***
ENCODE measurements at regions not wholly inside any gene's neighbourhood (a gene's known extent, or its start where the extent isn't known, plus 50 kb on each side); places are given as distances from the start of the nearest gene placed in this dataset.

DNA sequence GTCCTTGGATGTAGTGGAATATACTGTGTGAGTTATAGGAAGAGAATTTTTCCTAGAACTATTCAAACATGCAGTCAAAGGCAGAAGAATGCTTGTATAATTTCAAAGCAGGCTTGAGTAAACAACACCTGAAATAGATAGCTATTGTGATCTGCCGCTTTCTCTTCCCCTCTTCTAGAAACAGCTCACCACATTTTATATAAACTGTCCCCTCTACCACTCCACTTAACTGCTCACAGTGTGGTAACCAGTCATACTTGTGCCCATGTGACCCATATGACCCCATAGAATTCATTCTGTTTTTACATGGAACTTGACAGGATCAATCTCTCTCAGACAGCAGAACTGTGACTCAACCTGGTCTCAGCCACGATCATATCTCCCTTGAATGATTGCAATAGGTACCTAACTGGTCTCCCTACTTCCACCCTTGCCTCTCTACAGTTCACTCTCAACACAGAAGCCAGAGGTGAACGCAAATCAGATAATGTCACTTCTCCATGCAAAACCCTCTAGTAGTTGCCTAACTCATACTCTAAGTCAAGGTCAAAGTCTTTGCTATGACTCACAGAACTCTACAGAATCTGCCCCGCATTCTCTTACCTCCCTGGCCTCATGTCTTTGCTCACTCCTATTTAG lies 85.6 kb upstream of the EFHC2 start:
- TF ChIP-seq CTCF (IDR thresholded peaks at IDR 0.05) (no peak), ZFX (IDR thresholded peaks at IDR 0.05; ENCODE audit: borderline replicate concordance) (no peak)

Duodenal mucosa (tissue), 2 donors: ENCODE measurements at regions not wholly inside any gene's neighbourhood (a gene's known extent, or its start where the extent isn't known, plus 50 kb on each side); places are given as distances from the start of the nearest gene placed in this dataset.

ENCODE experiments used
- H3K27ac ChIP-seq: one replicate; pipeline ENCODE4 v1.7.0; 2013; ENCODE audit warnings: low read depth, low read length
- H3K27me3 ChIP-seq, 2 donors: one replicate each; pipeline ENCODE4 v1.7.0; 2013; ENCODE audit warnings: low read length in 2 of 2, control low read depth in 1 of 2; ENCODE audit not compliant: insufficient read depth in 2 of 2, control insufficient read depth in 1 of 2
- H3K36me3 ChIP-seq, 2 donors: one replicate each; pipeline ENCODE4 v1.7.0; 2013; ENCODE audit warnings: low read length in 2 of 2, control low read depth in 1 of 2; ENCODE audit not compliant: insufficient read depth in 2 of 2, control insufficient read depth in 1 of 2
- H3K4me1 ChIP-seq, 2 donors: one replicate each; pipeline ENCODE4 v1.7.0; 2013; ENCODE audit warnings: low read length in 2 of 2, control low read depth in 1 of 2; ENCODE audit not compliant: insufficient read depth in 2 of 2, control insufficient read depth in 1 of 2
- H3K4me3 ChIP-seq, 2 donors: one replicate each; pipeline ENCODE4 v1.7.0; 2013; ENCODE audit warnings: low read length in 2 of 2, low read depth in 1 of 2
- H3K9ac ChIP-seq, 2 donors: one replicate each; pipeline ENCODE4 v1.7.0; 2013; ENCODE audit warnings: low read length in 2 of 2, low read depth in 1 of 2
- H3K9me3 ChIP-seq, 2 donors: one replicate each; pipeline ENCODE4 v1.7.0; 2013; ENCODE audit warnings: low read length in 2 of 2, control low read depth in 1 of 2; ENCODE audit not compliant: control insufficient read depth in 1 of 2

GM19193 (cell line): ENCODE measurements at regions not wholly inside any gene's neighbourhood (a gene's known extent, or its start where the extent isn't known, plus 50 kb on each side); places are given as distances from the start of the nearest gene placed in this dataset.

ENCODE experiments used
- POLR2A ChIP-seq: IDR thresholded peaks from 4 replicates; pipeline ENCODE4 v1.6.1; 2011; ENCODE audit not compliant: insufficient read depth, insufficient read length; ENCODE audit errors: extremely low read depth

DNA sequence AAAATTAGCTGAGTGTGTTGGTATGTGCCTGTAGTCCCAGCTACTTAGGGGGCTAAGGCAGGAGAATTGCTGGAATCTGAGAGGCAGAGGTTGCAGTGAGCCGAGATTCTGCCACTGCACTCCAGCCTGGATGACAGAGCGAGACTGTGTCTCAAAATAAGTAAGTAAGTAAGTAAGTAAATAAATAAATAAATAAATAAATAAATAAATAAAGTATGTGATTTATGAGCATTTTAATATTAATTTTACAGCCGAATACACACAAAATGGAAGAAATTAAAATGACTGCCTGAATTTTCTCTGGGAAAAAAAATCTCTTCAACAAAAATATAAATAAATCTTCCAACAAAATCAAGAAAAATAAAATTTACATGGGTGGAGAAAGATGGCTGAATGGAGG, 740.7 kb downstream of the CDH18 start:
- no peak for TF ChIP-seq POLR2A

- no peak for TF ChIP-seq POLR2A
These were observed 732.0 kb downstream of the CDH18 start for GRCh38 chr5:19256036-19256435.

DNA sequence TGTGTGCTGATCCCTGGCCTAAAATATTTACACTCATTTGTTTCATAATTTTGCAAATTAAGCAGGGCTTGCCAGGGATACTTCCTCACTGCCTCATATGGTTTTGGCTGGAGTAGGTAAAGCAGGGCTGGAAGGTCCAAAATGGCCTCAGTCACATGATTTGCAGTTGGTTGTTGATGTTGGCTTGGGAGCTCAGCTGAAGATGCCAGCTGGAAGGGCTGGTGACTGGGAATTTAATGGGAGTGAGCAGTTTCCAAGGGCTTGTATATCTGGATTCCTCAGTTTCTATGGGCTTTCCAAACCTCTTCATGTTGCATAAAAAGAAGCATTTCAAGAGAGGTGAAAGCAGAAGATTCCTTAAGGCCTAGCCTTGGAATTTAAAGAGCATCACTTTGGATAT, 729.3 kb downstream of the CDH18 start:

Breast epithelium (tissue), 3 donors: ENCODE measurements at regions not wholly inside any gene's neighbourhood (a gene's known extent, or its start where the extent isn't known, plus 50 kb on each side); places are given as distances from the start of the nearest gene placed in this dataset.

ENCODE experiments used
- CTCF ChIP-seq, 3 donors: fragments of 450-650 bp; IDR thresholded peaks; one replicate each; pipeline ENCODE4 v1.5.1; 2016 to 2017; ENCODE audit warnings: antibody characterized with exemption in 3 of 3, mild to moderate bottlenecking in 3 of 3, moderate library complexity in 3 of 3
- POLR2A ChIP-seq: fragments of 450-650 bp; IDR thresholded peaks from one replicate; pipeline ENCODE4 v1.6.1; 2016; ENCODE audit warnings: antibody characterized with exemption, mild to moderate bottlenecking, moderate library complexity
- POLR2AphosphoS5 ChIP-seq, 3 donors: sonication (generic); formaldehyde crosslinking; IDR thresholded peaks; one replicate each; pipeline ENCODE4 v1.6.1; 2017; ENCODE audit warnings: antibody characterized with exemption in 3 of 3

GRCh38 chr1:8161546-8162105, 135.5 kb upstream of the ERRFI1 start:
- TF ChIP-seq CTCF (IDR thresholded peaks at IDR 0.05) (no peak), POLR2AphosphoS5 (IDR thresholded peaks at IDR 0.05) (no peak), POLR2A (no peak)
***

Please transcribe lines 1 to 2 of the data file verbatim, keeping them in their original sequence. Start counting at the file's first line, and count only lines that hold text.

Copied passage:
ENCODE measurements at regions not wholly inside any gene's neighbourhood (a gene's known extent, or its start where the extent isn't known, plus 50 kb on each side); places are given as distances from the start of the nearest gene placed in this dataset.

DNA sequence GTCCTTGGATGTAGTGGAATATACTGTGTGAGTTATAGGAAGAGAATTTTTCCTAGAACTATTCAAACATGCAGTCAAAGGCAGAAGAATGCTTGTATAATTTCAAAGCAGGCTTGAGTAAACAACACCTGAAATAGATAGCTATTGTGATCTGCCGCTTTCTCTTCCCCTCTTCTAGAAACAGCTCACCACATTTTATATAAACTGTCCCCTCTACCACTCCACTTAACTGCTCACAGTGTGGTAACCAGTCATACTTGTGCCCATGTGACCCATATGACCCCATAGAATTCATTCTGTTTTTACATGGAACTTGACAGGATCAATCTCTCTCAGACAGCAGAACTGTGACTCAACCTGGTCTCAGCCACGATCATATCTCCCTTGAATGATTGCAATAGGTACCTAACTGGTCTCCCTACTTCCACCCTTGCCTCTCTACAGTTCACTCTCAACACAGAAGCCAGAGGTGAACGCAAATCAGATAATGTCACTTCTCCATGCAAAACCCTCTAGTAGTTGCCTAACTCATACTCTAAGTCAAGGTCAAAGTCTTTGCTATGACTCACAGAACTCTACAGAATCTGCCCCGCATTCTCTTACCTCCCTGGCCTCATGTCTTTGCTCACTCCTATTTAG lies 85.6 kb upstream of the EFHC2 start: